Invasive Lionfish Face Down Sharks, New Study

Invasive lionfish from the Indo-Pacific region have now exploded in the Caribbean, with the predatory fish launching an all-out assault on the native fish of the region. A study published Thursday said that sharks and other large predators didn’t control lionfish — and that’s really bad news coming on top of an earlier study that said lionfish could reduce native fish populations by as much as 65 percent.

Researchers from the University of North Carolina at Chapel Hill published their frightening findings in open access science journal PLOS One. The team surveyed 71 Caribbean reefs over three years in the course of the study to see if competition from native predators could reduce or influence the growing numbers of invasive lionfish impacting the region.

In particular, they wanted to find out if native sharks or groupers could control the swelling populations of the lionfish.

This beautiful fish is covered with spines that carry a poisonous neurotoxin. It’s quite likely that this natural protection discourages the sharks and other large predators from interfering with them.

In any event, the study concluded that natural predators had no effect on the spread of lionfish.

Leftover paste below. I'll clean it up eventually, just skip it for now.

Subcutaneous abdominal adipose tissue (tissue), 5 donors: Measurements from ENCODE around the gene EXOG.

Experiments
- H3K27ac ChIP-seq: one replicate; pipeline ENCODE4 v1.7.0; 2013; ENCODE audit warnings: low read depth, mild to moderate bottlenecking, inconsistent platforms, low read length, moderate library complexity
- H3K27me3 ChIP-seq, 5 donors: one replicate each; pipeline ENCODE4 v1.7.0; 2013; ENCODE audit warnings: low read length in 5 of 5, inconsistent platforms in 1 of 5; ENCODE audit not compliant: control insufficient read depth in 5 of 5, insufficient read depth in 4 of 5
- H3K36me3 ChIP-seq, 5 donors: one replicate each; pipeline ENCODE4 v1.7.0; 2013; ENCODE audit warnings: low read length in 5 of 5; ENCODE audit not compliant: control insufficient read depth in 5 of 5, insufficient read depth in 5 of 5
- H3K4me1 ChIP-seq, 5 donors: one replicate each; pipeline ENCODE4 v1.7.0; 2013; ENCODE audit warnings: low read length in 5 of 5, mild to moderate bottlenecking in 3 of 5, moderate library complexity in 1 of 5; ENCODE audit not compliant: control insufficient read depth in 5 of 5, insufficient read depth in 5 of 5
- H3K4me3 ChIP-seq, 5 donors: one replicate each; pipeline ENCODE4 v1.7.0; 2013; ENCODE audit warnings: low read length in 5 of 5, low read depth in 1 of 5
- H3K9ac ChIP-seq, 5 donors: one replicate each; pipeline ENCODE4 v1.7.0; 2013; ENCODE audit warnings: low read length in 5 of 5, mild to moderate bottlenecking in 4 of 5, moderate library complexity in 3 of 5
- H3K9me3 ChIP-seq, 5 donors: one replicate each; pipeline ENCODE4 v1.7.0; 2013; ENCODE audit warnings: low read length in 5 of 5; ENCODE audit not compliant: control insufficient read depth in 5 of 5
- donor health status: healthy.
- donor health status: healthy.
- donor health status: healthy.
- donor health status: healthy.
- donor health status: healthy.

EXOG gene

John Bruno, lead investigator of the study, summed up the grim findings in a statement: “Lionfish are here to stay, and it appears that the only way to control them is by fishing them.”

The team still supports the protection of sharks and the restoration of large predators to the Caribbean — but not because they think these animals can help in the fight against invasive lionfish. They now support active human management, including hunting and fishing of the lionfish, to control their population.

This video from summer 2012 is an indepth report on the fight against invasive lionfish in Bonaire, Dutch Antilles:

Here is a shorter but older video from the BBC by Phillipe Cousteau Jr. and his team about the crisis of invasive lionfish in the Atlantic Ocean, not just in the Caribbean but as far north as New York. It’s worth watching because you can see a lionfish actually catch and eat its hapless prey:

You can hear one of the divers make the chilling statement: “They’re everywhere.”

To the Caribbean coral reefs, the invasive lionfish is far more dangerous than any lion.

[lionfish photo by Elaine Radford]